Planning, launching and running an event takes a lot of work and selling a large number of tickets is often considered the measuring stick for evaluating success. It is not however, the only factor in gauging an event’s success. There are a number of KPIs and event metrics to consider that can help you get the best out of your event and give you the invaluable insight to strategize the design of your next event. Deciding which of these KPIs matter to you will depend on the goals and objectives you’ve set for your event.
With so many moving parts and various stakeholders involved in the event planning and management process, it’s worth considering these different metrics before the event planning phase begins. Whether your main objective is to increase brand awareness, maximise revenue, or delight attendees, the following list is a guideline to help you start defining your specific version of event success:
The total number of attendees is one of the immediate ways to measure an events success. It is important to evaluate registrations in the weeks running up to the event and also consider tracking the progress year-on-year to ensure you set realistic goals for future events. Don’t forget to look at registration performance by the different ticket types. This will give you a sense of which type and price points were most appealing to attendees and will help with future price promotions. You could also compare your event attendee numbers to competitor events in the market. The more detailed you can become the more clarity it will provide in your attendee marketing.
Event check in:
This key metric indicates the amount of attendees who have arrived and checked into the event. Comparing the total number of check-ins with the total number of registrations is an important statistic and can help you identify key factors into why you are losing people in between registration and check-in. It can also help you adjust your marketing campaigns and pre-event communications accordingly.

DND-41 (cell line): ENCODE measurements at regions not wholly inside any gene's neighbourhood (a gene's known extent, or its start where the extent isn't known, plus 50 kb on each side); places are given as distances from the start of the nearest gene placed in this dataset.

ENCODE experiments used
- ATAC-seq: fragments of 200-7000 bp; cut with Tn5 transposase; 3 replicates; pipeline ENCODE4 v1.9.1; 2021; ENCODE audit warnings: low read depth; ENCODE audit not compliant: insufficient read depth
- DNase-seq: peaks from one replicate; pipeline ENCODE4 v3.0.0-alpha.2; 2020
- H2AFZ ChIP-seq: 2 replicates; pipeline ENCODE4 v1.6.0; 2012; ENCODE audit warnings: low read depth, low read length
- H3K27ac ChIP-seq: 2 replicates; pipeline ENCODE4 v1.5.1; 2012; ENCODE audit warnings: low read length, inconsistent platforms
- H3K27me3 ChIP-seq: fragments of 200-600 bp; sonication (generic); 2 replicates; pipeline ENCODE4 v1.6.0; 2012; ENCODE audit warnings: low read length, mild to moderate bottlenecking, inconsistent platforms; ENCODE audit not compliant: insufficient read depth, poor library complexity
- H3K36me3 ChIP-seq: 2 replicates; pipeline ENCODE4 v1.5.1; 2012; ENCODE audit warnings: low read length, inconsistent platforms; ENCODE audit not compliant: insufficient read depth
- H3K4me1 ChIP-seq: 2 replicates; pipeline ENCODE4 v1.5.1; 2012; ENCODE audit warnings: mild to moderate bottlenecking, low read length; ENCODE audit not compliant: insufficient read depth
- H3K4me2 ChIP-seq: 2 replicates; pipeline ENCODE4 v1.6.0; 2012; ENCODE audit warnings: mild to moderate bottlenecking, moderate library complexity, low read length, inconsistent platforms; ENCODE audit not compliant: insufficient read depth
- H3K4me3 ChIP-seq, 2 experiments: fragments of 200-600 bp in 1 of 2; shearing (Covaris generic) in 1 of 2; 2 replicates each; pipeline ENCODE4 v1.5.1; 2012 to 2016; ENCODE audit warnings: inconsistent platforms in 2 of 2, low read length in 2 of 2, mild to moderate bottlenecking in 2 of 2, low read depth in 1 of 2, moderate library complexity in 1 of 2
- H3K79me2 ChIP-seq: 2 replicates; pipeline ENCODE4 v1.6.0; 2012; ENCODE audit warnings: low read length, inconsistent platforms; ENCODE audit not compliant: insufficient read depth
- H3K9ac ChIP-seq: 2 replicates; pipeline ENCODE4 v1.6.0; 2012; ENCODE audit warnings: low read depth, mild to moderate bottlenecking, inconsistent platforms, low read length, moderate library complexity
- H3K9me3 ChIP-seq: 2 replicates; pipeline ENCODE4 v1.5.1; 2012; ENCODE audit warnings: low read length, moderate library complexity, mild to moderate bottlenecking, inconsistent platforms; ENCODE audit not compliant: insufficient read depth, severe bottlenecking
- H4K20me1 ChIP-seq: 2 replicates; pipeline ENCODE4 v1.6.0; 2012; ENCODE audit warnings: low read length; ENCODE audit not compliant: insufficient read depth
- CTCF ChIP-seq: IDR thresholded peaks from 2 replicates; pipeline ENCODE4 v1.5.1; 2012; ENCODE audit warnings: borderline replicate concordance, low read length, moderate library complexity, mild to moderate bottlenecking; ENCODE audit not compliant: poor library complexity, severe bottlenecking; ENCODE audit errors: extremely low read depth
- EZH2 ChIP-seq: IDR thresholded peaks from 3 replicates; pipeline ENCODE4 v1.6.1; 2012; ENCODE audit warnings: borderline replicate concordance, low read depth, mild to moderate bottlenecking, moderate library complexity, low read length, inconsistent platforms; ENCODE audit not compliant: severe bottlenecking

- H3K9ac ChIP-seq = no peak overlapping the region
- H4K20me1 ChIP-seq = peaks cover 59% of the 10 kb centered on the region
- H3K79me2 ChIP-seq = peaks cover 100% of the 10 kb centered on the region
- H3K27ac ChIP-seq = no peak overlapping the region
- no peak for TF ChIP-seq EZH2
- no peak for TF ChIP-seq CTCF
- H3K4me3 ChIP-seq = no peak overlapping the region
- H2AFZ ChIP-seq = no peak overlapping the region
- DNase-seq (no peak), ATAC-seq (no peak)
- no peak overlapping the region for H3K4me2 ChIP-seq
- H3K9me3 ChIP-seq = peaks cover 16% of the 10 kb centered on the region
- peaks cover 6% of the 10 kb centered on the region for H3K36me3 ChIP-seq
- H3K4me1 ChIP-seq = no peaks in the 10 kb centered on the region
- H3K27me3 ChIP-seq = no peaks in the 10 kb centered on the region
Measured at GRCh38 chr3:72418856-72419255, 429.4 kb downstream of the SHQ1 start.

Event success relies heavily on attendee experience. The most immediate way to know if attendees enjoyed the event is by asking them. Post event surveys can give you key insights into what they liked or didn’t, what parts of your event they found most valuable, or what topics, activities or speakers they’d like at the next event. These responses can help shape future events that deliver on attendee and exhibitor expectations. Remember to be specific with your questions to gain quantitative and comparable results
From a sponsor’s perspective, sales from an event would be a realistic way to measure success. For organisers, sponsorship sales and ticket sales are a good indication of success. Many would argue this is the main KPI for event success and that gross revenue is also an important barometer for the demand of your type of event within the industry.
Social media is a great platform for communicating to your audience, giving your brand a personality, and raising publicity for the event. The social media metric is an accurate indicator of how deeply certain sessions, speakers, and the event itself resonated with attendees. It is important to measure both the engagement and mentions. Attendees, media and press and industry stakeholders will probably all contribute to the social media buzz surrounding your event, but ensure you consider the volume and the sentiment of the messages. Keeping track will help you understand how social media savvy your attendees are.
If your event is an annual industry conference – do you get the same attendees names, companies and sponsors returning each year? This is a good indication that you are providing the right content and speakers to keep attracting the same visitors as well as acquiring new delegates. A high number of returning attendees is an indicator that you’ve found the right formula. Loyal attendees are also one of the best ways of promoting your event by word of mouth. Remember recommendation is a good measure of success of any event.
It’s not just the attendees’ level of satisfaction that determines event success but also that of the sponsors as well. Ensure you cater for their expectations too!
Press and media coverage:
This is a valuable metric to every event business and can help build trust and knowledge about your brand and event. Whether it’s pre or post event, any coverage will help boost your brand to your target audience and increase sponsorship opportunities for future events.
You do need to remember that there are some KPIs that are not so easily measured but are nonetheless just as important to consider:
- Developing business and strategic partnerships and relationships: This can help make an event success through association
- New opportunities: this can include new leads, new goals and new ideas for future events and spin-off products